FOREX Africa: Are African Central Banks Second Guessing Rate Hikes?
As a frontier market, the countries of Africa represent both tremendous opportunities and tremendous risks. On the risk side of the ledger are all the usual complications of international trade and investment compounded by the problems inherent in a developing, emergent continental market consisting of 54 countries and 1.1 billion people – it’s a lot to keep track of.
Luckily, the ups and downs of the African currency markets aren’t one of them if you know where to look. To help with that, AFKInsider has compiled all the news you need to know now in order to slim down your currency risk in the week ahead. Let’s see what’s happening out there.
A July 28 FOREX Africa report on AFKInsider looked at how central bank’s across sub-Saharan were hiking key lending rates to save local currencies against a rout that has largely been caused by falling commodity prices on the international markets.
Many African currencies have depreciated against a globally stronger dollar this year, pushing policymakers and central bankers across the continent to hike interest rates and introduce tighter foreign exchange trading rules in a bid to make it harder for speculator to bet against their local unit.
Banking regulators in countries like Kenya, South Africa, Nigeria, Tanzania, Uganda and Ghana have hiked their benchmark interest rates to stem local currencies from hemorrhaging further against the greenback, with some level of success for a few.
But over the last two weeks the trend seem to be changing, with Kenya and Zambia holding their benchmark interest rates, while Botswana bucked the regional trend by cutting its key rate for the second time this year.
Kenya’s central bank surprised the market on August 5, when it kept its benchmark interest rate at 11.5 percent in the wake of a 300 basis point increase in the past two months. A Reuters poll before the rate decision had indicated that the market expected the rate to be increased to 12 percent.
In making its decision the Central Bank of Kenya (CBK) cited that the previous rate hikes had not filtered into the market and they expected the market tightness in the money market to keep the shilling in check for now.
“The economy is not firing on all cylinders and a further interest rate hike transmitted through the economy is going to slow down things,” Aly Khan Satchu, an Independent analyst from Rich Management told Reuters after the announcement.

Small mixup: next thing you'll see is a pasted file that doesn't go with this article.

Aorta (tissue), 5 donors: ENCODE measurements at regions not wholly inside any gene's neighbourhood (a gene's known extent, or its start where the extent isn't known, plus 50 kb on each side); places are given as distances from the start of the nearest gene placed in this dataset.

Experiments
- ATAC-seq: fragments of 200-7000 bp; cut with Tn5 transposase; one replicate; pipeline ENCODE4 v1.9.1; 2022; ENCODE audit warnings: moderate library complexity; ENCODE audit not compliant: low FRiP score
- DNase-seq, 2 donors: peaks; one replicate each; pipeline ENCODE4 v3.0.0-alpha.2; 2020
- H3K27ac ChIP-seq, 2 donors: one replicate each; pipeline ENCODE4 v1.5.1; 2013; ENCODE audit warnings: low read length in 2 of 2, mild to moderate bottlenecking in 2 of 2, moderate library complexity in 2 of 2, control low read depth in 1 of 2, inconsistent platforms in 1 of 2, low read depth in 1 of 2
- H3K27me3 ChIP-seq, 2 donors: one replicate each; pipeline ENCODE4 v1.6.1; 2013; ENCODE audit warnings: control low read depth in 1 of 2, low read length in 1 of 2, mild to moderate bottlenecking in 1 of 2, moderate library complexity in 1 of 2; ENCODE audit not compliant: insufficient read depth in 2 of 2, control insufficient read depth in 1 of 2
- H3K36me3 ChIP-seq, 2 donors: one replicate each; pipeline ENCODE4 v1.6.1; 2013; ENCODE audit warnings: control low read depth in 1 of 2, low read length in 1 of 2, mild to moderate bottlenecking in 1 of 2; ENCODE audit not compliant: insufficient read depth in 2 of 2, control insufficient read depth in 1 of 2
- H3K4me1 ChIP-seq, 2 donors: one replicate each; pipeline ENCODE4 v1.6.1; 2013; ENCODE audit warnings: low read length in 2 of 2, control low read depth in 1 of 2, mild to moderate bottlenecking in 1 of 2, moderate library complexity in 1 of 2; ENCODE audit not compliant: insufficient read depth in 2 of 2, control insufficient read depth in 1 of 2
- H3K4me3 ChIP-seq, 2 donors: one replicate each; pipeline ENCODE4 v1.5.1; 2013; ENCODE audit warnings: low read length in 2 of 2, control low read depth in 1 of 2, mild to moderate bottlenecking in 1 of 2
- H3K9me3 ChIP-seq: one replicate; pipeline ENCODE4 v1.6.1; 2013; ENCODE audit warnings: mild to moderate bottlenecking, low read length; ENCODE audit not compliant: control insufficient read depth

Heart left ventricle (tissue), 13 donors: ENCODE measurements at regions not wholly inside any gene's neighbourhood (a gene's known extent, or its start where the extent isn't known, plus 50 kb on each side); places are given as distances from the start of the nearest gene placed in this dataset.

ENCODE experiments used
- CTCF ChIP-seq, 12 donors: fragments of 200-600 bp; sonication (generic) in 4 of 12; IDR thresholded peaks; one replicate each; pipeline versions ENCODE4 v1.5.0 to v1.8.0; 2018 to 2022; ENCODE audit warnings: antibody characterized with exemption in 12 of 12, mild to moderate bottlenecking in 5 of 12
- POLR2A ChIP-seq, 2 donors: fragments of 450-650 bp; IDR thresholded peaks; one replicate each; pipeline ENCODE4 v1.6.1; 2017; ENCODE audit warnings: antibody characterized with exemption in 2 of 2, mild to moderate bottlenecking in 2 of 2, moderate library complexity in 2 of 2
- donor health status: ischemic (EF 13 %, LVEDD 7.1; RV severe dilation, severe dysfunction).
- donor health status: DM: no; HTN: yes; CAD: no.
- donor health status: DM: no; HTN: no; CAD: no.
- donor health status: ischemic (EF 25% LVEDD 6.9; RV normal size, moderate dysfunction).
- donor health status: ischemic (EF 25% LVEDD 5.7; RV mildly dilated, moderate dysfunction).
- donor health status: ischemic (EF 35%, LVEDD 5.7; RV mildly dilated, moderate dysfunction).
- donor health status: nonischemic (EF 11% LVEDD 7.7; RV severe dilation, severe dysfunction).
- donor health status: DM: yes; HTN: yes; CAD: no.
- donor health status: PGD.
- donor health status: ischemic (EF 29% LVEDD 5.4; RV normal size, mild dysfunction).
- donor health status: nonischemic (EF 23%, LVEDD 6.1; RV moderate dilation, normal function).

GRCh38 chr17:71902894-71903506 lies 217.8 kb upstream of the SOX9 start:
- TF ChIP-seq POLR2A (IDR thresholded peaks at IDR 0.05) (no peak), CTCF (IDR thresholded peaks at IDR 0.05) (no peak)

In Zambia where the local currency, the kwacha, is one of the world’s worst performing currencies this year, policymakers also left the benchmark interest rate unchanged at 12.5 percent last week, saying it predicted inflation would be within target by the end of the year.
The Zambian government has also been taking austerity measures to cut down on unnecessary spending to rein in a growing budget deficit, something the country’s central bank believe will support its monetary decision and bring stability to the local currency.
Bucking the trend
Further South, the Bank of Botswana cut its main lending rate by 50 basis points to 6 percent.
Like any other African country, the world’s largest diamond producer is facing reduced revenue as commodity prices remain suppressed globally, its fiscal surplus in previous year and strong levels of foreign exchange reserves has made it easier for the central bank to support the pula.
“The current state of the economy as well as the domestic and external economic outlook, including the inflation forecast, suggest that easing monetary policy is a step in the right direction,” the Bank of Botswana said when it announced the latest rate cut.
Analysts however say this does not mean that the rate hike cycle is over. Several countries, including Kenya and Nigeria are still putting up measures to tighten their markets.
Kenya’s central bank governor hinted that he may raise interest rates in his coming monetary policy meetings as the shilling is still being battered, while Nigerian policymakers have introduced further foreign exchange trading restrictions.